When jihadists in Mali announced they would blockade the ancient city of Timbuktu, residents thought it was just another intimidation tactic.
But a month and a half later, the tens of thousands of inhabitants remain almost completely cut off from the world with the agonising scenario having become a reality.
Half a dozen witnesses have described to AFP a life of scarcity and fear, as shells have begun to rain down and people increasingly feel in danger in a city where basic necessities are starting to run short.
The Al-Qaeda-linked jihadist alliance Support Group for Islam and Muslims (GSIM) announced in a series of messages at the beginning of August that it was declaring "war in the Timbuktu region".
"We thought it was just voice messages to spread fear," said Abdoul Aziz Mohamed Yehiya, a civil society organiser.
"Today, frankly, what we are experiencing is exactly the blockade" they had promised, he said.
Local GSIM commander Talha Abou Hind has warned that any lorries that try to run the blockade and enter the region would be "targeted and set on fire".
A Timbuktu resident who asked to remain anonymous told AFP he had recently returned to the city by road, travelling from the direction of Goundam, about 80 kilometres (50 miles) to the southwest.
Along the way, he said, "I met nothing but heavily armed jihadists with 12.7 mm machine guns on motorbikes".
"I was practically the only motorbike... there was no activity", he added.
One alternative to the increasingly dangerous road had been the Niger River, which flows a few kilometres south of Timbuktu, offering a transport link between northern towns.
But this option disappeared on September 7 when an attackon a ferry, attributed to jihadists, killed dozens of civilians.
All river boat journeys have now been cancelled until further notice, the company operating them told AFP.
Sky Mali, the only airline serving Timbuktu, has temporarily cancelled its service to the northern city following a shell attack near the airport.
Jihadists have been extending their hold over rural areas around the better-defended towns in northern Mali, likely with the aim of increasing pressure on the central government rather than taking over the towns.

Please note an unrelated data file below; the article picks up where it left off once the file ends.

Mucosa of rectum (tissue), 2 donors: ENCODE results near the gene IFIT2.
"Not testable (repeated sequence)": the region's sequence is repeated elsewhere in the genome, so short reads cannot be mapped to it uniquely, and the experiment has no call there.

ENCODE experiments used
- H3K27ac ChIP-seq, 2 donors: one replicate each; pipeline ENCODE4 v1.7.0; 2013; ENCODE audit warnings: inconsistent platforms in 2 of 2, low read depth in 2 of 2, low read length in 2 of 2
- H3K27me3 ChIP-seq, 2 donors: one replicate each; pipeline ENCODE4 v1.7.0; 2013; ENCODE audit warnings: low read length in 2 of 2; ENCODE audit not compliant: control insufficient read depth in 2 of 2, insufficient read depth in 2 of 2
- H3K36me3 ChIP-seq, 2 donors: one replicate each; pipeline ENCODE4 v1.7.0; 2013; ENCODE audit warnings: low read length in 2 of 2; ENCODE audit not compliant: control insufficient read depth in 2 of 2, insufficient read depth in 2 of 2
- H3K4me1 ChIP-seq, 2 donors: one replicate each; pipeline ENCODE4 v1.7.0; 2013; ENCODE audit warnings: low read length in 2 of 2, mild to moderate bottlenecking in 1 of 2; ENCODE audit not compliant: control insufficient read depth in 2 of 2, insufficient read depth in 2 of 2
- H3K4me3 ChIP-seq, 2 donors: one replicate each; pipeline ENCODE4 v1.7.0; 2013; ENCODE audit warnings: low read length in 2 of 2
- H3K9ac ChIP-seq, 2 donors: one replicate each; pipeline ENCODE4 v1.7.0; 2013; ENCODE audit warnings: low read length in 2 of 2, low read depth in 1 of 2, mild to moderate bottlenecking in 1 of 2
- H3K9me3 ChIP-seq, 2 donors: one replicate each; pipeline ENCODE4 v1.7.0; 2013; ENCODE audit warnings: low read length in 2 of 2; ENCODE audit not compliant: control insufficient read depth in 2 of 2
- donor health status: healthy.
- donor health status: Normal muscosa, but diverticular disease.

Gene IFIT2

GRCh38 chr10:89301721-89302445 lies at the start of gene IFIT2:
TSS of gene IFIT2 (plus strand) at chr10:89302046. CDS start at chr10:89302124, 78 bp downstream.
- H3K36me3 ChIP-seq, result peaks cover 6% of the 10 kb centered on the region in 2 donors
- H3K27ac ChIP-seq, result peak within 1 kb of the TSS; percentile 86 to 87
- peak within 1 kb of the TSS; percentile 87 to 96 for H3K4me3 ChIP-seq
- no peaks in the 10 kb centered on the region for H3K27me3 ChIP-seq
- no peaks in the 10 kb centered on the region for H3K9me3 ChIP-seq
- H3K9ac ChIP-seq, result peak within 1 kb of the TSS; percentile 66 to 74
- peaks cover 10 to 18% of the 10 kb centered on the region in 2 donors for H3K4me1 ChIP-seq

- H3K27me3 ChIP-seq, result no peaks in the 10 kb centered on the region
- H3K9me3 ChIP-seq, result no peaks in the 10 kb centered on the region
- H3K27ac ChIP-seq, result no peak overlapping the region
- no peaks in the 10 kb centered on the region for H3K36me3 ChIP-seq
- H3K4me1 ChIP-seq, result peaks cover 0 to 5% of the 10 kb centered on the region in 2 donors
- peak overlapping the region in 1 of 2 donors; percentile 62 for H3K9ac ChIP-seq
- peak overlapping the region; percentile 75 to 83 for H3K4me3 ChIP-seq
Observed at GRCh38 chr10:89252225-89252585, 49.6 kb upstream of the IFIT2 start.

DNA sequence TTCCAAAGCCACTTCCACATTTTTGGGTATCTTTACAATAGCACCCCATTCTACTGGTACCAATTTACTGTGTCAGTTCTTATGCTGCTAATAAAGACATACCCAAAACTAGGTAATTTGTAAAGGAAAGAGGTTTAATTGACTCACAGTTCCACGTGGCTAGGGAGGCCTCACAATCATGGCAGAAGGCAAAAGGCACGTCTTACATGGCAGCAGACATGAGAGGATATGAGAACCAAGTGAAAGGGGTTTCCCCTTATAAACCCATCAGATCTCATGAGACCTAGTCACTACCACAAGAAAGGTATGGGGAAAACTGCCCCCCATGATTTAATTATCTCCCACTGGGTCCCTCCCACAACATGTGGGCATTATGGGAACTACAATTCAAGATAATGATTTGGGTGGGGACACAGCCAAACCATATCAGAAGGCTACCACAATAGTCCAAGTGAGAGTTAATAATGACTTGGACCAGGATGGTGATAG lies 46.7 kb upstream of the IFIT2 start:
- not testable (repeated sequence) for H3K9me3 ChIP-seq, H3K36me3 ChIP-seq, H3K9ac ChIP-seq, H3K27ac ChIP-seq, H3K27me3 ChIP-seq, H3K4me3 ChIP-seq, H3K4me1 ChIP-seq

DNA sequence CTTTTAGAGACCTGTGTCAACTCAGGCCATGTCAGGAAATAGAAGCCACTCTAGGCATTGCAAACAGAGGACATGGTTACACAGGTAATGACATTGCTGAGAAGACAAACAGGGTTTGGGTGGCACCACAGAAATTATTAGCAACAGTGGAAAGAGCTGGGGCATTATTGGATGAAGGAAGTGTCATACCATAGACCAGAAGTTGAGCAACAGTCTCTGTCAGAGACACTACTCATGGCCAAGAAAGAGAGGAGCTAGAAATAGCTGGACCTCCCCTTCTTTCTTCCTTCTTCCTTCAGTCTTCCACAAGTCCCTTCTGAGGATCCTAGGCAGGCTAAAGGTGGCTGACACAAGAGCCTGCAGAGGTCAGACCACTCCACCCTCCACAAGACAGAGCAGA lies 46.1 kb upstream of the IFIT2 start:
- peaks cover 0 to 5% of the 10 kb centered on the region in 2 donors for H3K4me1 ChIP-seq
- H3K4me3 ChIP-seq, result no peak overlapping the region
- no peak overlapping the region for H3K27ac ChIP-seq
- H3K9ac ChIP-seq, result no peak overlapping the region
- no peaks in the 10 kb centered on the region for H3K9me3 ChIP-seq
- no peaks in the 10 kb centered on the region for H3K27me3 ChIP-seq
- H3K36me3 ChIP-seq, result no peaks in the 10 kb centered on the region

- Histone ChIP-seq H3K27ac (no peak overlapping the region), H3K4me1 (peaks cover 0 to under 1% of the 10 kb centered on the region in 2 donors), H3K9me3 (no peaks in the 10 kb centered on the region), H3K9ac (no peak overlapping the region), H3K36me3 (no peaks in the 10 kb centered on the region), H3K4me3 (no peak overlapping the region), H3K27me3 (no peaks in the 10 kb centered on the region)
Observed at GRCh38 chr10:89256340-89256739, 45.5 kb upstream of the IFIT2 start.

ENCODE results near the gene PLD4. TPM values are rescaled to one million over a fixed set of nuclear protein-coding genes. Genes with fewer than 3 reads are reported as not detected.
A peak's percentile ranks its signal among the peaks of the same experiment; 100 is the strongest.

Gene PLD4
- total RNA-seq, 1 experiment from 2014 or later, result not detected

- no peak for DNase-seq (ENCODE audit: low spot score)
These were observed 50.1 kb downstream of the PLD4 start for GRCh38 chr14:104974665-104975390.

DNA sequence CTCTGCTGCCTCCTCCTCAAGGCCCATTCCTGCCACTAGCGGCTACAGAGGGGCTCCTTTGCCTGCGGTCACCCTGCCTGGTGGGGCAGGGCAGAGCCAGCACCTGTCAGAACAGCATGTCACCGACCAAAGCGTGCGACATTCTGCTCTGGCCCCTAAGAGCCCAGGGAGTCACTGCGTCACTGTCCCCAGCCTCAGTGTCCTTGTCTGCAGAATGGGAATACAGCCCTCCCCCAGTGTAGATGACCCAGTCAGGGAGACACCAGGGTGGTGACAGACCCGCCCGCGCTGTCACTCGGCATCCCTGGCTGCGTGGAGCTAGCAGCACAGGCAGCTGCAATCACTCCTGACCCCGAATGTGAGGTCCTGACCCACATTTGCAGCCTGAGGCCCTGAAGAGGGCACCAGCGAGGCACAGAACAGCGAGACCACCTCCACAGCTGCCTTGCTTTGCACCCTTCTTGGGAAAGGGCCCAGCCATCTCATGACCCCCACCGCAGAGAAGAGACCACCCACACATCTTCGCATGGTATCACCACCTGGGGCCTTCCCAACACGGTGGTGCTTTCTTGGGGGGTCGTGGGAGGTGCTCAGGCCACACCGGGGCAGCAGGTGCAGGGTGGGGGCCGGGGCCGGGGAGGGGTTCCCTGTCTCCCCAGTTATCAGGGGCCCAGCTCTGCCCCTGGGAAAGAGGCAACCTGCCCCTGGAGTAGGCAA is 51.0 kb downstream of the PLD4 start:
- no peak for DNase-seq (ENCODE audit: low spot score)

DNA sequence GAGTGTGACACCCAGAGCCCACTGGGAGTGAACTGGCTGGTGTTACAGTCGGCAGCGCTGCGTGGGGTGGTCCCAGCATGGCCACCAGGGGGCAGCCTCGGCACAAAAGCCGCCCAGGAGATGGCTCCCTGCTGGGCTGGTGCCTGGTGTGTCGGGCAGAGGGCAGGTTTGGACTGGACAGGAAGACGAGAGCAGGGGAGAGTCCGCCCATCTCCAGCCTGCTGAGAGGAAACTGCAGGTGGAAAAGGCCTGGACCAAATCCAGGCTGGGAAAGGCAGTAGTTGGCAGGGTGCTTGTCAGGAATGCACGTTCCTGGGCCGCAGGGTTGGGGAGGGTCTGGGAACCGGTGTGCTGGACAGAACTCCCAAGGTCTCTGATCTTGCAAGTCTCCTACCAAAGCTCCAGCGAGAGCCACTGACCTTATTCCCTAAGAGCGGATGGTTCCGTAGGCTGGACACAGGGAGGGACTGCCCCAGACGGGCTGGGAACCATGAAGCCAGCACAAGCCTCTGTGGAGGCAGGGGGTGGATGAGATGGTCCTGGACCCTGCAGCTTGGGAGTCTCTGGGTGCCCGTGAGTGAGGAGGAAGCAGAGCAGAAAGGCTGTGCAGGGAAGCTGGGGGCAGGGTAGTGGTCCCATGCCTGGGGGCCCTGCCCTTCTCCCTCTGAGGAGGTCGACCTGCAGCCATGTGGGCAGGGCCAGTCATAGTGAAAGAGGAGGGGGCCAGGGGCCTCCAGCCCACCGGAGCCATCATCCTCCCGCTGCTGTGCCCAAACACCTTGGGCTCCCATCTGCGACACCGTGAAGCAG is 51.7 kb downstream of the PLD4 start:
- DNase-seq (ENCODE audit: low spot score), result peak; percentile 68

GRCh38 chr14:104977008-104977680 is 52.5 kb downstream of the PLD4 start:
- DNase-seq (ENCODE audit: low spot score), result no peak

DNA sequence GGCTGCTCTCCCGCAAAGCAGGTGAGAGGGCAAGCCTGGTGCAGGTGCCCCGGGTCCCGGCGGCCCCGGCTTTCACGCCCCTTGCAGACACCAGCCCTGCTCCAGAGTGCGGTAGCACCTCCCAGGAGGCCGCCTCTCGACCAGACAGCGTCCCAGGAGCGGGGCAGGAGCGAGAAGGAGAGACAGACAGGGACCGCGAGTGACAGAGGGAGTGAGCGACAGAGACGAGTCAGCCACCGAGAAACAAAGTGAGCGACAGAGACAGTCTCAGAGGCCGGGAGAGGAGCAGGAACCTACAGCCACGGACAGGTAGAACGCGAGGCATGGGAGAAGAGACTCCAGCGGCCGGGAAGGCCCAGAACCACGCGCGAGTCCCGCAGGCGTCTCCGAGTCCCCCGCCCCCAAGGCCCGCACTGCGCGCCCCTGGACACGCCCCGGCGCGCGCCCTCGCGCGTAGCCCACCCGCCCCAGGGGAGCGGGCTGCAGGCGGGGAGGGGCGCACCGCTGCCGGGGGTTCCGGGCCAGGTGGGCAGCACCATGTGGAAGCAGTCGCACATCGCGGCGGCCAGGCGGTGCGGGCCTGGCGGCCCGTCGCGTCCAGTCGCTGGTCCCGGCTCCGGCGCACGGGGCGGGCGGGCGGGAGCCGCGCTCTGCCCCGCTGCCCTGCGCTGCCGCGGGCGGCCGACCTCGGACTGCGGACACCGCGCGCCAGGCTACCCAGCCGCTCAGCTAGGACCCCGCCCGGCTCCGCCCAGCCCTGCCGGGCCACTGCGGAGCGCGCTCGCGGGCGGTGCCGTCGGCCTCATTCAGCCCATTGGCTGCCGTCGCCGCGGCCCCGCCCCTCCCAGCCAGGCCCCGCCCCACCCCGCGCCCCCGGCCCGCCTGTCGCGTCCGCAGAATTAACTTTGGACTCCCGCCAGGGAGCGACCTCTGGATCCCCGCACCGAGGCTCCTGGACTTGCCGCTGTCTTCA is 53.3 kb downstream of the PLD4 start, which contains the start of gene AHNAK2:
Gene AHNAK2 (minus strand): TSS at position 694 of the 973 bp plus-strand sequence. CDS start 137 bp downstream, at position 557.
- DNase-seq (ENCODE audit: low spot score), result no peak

Mali's ruling junta, which seized power in 2020, faces a multitude of security challenges throughout the country. It has been playing down the situation in Timbuktu.
Having refused to call it a blockade, the junta on September 5 finally acknowledged there was a "restriction on the flow of goods" to the city, as well as "soaring prices of basic necessities".
'People are very scared'
Trade has also taken a hit in the city.
"If you go around the town, you'll find lorries parked and unable to move -- no lorries are coming into Timbuktu," said Oumar Baraka, president of a youth association.
Baba Mohamed, a shopkeeper, told AFP the city is "in crisis".
"A lot of sugar, milk and oil aren't coming into town -- if it goes on like this, many shops will close," he said.
In the poor, long-neglected region, consumers have already been paying the price of shortages and speculation.
"A litre of petrol costs 1,250 CFA francs ($2.00), whereas people used to pay 700 CFA francs," said Baraka.
Jihadists have tightened their grip, firing shells into the city, since the mission began to withdraw.
"People used to go out and have fun, but that's all disappearing because of the shells being fired in the street," said one resident. "People are very scared."
In addition to the jihadist insurgency, northern Mali is also under threat of an offensive by predominantly Tuareg and Arab separatist groups.
Arab and Tuareg residents of Timbuktu "have mostly emptied their shops" for fear of possible reprisals, one civil society leader who asked to remain anonymous told AFP.
"The streets are empty, the atmosphere is gloomy, and anxiety is setting in," he said.
The separatist groups captured Timbuktu in 2012 before losing it to jihadists who destroyed some of its famous mausoleums, causing an international outcry.
"People are too afraid of the Malian authorities, and Bamako says that there is no blockade and that they are not going to negotiate with terrorists," said another civil society leader, who has called on traditional authorities to hold talks with the jihadists.
"I don't see any way out."
When Prime Minister Choguel Kokalla Maiga met representatives from Timbuktu on September 5, his message was clear.
"You have to sacrifice everything for a while to reverse the trend -- it's a painful process," he said.